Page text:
On 22 February 2021, the Prime Minster Boris Johnson announced a four-step roadmap out of lockdown to ease restrictions across England and provide a route back to a more normal way of life
Each step is to be assessed against the following four tests before restrictions ease and move to the next phase, starting with the return of schools on 8 March
- The vaccine deployment programme continues successfully.
- Evidence shows vaccines are sufficiently effective in reducing hospitalisations and deaths in those vaccinated.
- Infection rates do not risk a surge in hospitalisations which would put unsustainable pressure on the NHS.
- Our assessment of the risks is not fundamentally changed by new Variants of Concern.
There will be a minimum of five weeks between each step: four weeks for the data to reflect changes in restrictions; followed by seven days’ notice of the restrictions to be eased.
- All children and students return safely to face-to-face education in schools and colleges from 8 March.
- People will be allowed to leave home for recreation and exercise outdoors with their household or support bubble, if they are eligible for one, or with one person from outside their household.
- Care home residents will also be allowed one regular visitor.
- Outdoor gatherings (including in private gardens) of either 6 people (the Rule of 6) or 2 households will also be allowed.
- Outdoor sports facilities such as tennis and basketball courts, and open-air swimming pools, will be allowed to reopen, and people will be able to take part in formally organised outdoor sports.
- The ‘stay at home’ rule will end on 29 March but many restrictions will remain in place.
- People should continue to work from home where they can and minimise the number of journeys they make where possible, avoiding travel at the busiest times and routes.
- Travel abroad will continue to be prohibited, other than for a small number of permitted reasons. Holidays abroad will not be allowed, given it will remain important to manage the risk of imported variants and protect the vaccination programme. The government has launched a new taskforce to review global travel which will report on 12 April.
12 April (no earlier)
- Non-essential retail; personal care premises such as hairdressers and nail salons; and public buildings, including libraries and community centres will be allowed to open.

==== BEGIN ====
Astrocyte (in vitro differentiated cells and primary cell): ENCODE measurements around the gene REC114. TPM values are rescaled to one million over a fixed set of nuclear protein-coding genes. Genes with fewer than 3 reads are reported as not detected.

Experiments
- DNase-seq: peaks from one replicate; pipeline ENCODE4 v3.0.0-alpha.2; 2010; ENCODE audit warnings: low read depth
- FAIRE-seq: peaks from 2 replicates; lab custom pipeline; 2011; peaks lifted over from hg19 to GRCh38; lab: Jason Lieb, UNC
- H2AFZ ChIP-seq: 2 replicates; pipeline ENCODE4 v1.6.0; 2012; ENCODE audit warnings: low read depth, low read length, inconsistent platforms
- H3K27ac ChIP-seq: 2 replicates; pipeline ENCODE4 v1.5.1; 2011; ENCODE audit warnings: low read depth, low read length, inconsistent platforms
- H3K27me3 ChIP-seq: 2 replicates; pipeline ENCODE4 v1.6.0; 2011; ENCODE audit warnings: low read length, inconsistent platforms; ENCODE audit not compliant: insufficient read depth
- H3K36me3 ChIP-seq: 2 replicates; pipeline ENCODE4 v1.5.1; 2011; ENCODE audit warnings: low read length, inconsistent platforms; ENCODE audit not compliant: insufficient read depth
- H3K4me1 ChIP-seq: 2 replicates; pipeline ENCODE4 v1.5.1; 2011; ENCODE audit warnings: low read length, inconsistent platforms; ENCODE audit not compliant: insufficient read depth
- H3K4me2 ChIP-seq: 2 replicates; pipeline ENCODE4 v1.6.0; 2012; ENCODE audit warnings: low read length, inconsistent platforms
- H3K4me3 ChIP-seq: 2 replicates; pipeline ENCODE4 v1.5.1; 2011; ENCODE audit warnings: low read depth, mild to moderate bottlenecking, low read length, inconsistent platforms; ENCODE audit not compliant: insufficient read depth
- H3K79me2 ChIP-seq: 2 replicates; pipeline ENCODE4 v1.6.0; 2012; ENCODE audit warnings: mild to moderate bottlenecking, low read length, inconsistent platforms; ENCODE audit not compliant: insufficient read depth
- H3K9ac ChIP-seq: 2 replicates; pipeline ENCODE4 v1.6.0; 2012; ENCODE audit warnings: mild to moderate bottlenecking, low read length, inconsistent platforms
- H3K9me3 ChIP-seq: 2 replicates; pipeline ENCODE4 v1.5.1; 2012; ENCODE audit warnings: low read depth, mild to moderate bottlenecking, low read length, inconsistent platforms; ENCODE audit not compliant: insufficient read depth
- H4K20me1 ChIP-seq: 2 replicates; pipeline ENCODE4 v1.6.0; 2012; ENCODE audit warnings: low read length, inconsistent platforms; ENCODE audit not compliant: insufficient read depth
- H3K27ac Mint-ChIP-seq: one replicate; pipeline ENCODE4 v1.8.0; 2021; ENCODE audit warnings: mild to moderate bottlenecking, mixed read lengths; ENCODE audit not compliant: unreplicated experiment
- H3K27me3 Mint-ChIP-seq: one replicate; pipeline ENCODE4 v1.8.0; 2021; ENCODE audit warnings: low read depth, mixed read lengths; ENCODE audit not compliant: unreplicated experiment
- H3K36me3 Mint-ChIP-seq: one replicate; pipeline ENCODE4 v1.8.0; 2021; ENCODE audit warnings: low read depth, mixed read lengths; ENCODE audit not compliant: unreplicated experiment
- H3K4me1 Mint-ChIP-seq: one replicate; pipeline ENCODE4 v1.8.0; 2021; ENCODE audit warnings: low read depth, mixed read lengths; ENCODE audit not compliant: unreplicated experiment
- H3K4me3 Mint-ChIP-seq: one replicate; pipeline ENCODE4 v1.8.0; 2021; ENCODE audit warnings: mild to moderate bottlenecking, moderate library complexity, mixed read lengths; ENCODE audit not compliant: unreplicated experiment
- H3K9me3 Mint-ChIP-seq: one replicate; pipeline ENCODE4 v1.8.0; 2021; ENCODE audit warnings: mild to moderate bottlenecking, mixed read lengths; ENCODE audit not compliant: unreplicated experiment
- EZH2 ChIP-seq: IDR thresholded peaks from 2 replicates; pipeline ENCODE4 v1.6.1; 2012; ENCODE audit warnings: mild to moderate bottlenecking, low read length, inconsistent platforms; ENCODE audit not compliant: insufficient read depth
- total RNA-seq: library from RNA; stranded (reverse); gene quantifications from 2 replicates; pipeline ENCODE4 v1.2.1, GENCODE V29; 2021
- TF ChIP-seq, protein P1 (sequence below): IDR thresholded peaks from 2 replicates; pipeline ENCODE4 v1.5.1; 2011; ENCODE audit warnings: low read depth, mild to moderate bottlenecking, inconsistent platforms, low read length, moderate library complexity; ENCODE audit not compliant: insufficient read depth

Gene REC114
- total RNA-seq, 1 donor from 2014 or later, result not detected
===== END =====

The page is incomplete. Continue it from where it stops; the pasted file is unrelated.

- Indoor leisure facilities such as gyms will also reopen (but only for use by people on their own or in household groups); as will most outdoor attractions and settings including outdoor hospitality venues, zoos, theme parks, and drive-in cinemas.
- Self-contained accommodation such as campsites and holiday lets, where indoor facilities are not shared with other households, can also reopen.
- Hospitality venues will be allowed to serve people outdoors at Step 2 and there will be no need for customers to order a substantial meal with alcoholic drinks and no curfew, although customers must order, eat and drink while seated (‘table service’).
- Wider social contact rules will apply in all these settings to prevent indoor mixing between different households.
- While funerals can continue with up to 30 mourners, the number of people able to attend weddings, receptions and commemorative events such as wakes will rise to 15.
17 May (no earlier)
- Most legal restrictions on meeting others outdoors will be lifted – although gatherings of over 30 people will remain illegal. Indoors, the Rule of 6 or 2 households will apply.
- Most businesses in all but the highest risk sectors will be able to reopen.
- Indoor hospitality will reopen – and as in Step 2, venues will not have to serve a substantial meal with alcoholic drinks; nor will there be a curfew. Customers will, however, have to order, eat and drink while seated.
- indoor entertainment venues such as cinemas and children’s play areas; the rest of the accommodation sector, including hotels, hostels and B&Bs; and indoor adult group sports and exercise classes.
- The government will also allow some larger performances and sporting events in indoor venues with a capacity of 1,000 people or half-full (whichever is a lower number), and in outdoor venues with a capacity of 4,000 people or half-full (whichever is a lower number). In the largest outdoor seated venues, where crowds can be spread out, up to 10,000 people will be able to attend (or a quarter-full, whichever is lower).
- Up to 30 people will be able to attend weddings, receptions and wakes, as well as funerals. This limit will also apply to other types of significant life events including bar mitzvahs and christenings.
21 June (no earlier)
- The government hopes to be in a position to remove all legal limits on social contact.
- The government hope to reopen remaining premises, including nightclubs, and ease the restrictions on large events and performances that apply in Step 3.